Seems the router itself was having trouble. Any time Dad connected to the WiFi with his phone the DSL went down. And my mother was having constant interruptions to the online work she was doing on her laptop.
So so far, it seems to have been a complete clusterfail: the cat-disrupted junction-box, the terrible line quality, and the router itself. Then on top of that came another coincidence. The ISP sent us a new router in the post on Thursday! I had been saying that our router was really old and in need of replacement, and they apparently agreed!
So today I got around to setting up the new router. Everything seemed to be going grand, and I was able to set up the port-forwarding without too much bother. Except the port-forwarding wasn't actually being honoured. :confus:
A bit of Googling revealed that the ISP "didn't support port forwarding" and that apparently their vendor-specific firmware for this router hardcoded it to listen on ports 80 and 443 even if the user asked it to forward them to a server. So the router is completely unsuitable for someone who runs a self-hosted website.
I put back the old router, and started thinking about the problems it was having. It seemed to give out whenever someone was using the internet via WiFi. So if we could separate the WiFi router from the DSL router, we could salvage the operation. Well, we have two routers, so why not give it a go!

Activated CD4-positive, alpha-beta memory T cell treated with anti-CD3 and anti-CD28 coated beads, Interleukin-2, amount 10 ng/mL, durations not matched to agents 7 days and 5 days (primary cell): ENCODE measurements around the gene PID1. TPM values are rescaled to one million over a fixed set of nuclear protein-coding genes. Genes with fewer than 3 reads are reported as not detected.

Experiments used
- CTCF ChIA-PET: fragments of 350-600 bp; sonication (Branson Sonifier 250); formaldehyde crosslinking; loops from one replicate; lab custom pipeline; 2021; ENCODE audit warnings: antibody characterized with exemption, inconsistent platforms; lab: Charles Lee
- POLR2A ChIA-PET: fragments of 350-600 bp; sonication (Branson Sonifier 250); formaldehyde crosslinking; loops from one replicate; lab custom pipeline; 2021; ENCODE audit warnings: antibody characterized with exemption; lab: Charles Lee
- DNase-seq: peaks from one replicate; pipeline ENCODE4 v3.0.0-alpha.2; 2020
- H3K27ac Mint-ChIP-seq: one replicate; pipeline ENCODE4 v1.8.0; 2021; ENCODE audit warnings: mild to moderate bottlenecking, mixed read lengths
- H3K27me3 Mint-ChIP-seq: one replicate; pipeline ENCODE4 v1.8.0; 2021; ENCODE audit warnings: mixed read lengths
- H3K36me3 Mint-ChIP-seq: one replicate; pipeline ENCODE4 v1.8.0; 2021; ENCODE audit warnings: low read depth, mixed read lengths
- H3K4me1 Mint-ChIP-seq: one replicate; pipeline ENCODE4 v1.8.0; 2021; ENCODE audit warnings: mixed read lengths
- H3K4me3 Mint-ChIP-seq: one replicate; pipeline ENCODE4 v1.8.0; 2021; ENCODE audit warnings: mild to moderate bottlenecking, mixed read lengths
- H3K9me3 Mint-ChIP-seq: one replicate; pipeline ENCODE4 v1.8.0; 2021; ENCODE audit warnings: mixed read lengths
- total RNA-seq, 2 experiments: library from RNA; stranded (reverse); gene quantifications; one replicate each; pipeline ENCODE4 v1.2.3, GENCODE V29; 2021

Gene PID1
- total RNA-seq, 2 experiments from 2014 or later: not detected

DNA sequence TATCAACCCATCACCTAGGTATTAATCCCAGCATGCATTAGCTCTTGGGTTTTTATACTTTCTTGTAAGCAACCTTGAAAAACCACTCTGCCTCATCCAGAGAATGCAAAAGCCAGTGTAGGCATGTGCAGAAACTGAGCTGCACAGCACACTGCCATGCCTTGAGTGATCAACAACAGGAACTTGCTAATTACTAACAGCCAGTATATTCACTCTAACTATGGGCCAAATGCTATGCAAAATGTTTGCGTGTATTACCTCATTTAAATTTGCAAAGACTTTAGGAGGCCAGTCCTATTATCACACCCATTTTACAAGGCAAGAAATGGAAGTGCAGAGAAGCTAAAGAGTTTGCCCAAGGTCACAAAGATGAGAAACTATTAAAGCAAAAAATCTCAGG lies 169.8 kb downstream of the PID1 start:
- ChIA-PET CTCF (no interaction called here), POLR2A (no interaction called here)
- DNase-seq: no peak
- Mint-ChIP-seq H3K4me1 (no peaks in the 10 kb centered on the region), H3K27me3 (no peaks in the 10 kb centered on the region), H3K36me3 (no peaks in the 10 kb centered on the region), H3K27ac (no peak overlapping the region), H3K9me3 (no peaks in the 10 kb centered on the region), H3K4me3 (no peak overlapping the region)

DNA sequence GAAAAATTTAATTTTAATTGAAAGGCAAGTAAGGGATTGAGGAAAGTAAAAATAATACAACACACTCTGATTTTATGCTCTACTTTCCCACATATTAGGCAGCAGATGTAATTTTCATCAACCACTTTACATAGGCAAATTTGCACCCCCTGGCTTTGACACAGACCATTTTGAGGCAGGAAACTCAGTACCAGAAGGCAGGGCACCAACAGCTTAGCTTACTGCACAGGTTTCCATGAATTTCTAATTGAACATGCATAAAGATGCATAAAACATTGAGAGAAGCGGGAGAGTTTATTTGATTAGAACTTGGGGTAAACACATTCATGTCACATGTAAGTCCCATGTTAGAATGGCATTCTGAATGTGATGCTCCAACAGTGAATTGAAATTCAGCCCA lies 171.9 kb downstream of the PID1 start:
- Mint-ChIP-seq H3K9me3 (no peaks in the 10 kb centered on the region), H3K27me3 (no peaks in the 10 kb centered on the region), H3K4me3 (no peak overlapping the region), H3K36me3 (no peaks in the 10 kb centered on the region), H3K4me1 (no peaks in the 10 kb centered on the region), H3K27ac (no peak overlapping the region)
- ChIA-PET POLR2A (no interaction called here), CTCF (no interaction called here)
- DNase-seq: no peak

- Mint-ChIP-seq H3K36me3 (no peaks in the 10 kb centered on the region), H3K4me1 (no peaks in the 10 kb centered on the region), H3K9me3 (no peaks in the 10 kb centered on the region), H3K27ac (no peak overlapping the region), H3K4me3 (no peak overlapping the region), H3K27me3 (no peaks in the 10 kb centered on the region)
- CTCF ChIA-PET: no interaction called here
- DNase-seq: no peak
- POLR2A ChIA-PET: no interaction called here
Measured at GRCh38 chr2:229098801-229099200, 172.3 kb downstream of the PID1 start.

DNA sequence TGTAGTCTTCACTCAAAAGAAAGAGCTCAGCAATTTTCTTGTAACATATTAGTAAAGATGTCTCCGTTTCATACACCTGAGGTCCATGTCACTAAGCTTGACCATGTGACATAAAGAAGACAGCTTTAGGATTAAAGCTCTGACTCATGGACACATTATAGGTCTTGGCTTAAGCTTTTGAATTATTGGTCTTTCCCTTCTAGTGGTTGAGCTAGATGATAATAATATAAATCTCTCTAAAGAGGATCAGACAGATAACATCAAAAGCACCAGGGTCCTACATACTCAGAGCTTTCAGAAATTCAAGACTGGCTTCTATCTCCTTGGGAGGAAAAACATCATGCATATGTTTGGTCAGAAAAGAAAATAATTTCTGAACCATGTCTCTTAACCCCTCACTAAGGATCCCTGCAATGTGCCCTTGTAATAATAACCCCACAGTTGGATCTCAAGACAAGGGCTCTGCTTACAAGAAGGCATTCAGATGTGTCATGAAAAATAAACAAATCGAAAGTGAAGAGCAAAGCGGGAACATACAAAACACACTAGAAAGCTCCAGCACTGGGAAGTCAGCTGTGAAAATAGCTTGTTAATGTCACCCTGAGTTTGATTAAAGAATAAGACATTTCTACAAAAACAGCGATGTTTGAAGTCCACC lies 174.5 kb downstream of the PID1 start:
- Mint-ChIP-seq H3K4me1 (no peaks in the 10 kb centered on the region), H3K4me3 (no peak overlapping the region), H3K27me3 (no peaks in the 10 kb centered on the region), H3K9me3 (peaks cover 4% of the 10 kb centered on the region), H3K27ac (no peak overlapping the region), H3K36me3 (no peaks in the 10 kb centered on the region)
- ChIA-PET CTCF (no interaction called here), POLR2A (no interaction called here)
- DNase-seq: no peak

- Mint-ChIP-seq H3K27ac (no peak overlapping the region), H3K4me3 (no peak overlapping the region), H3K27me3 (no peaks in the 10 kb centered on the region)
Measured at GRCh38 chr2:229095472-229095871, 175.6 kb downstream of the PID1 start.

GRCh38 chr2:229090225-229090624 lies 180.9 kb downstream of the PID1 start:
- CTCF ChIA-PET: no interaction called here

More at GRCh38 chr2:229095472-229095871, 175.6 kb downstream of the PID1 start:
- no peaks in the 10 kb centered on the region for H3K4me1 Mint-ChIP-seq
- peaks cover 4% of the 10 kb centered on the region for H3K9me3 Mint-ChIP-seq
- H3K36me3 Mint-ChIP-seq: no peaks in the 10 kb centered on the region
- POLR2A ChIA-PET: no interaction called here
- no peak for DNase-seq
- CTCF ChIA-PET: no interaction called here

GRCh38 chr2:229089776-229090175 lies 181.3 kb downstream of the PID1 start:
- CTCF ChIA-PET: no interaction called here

I turned on the new router, connected to one PC and isolated from the rest of the network to avoid conflicts. I logged into it using the PC and changed its IP address, and turned off its DHCP server, so it was no longer in charge of the network.
At this point I reconnected it to the rest of the network, and sure enough, it seemed to be able to bridge the PC I had connected to it, and its WiFi clients, to the rest of the network, which was being run by the old router. It took a bit of rebooting to get every machine on board with this weird setup, but it seems to work!
I do wonder how long it'll last though. Sure, it's just the WiFi that's taking out the DSL on the old router now, but soon it could be the Ethernet too, in which case it'll be game over. Then I guess we'll have to look into getting a third-party router or something…
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Re: IT... Computing....

Post by Elite Piranha »

I guess this thread could be used as a general thread for anything related to computing, right? (I think at some point it was dedicated to just software).

Does anyone have tried an Intel Optane Memory? I know that some systems have 4 GB of RAM and a lot of GBs in Optane Memory.
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Re: IT... Computing....

Post by Steo »

All Optane Memory will do is speed up your storage, since it acts as a cache between your RAM and storage. It isn't exactly the same as RAM, but if you just have an NVMe SSD, you won't need Optane at all really. I'd rather just get an NVMe SSD and a decent amount of RAM.
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Re: IT... Computing....

Post by Elite Piranha »

Thanks for the info!
Last edited by Elite Piranha on Sun Jun 28, 2020 4:05 am, edited 1 time in total.
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Re: IT... Computing....

Post by Steo »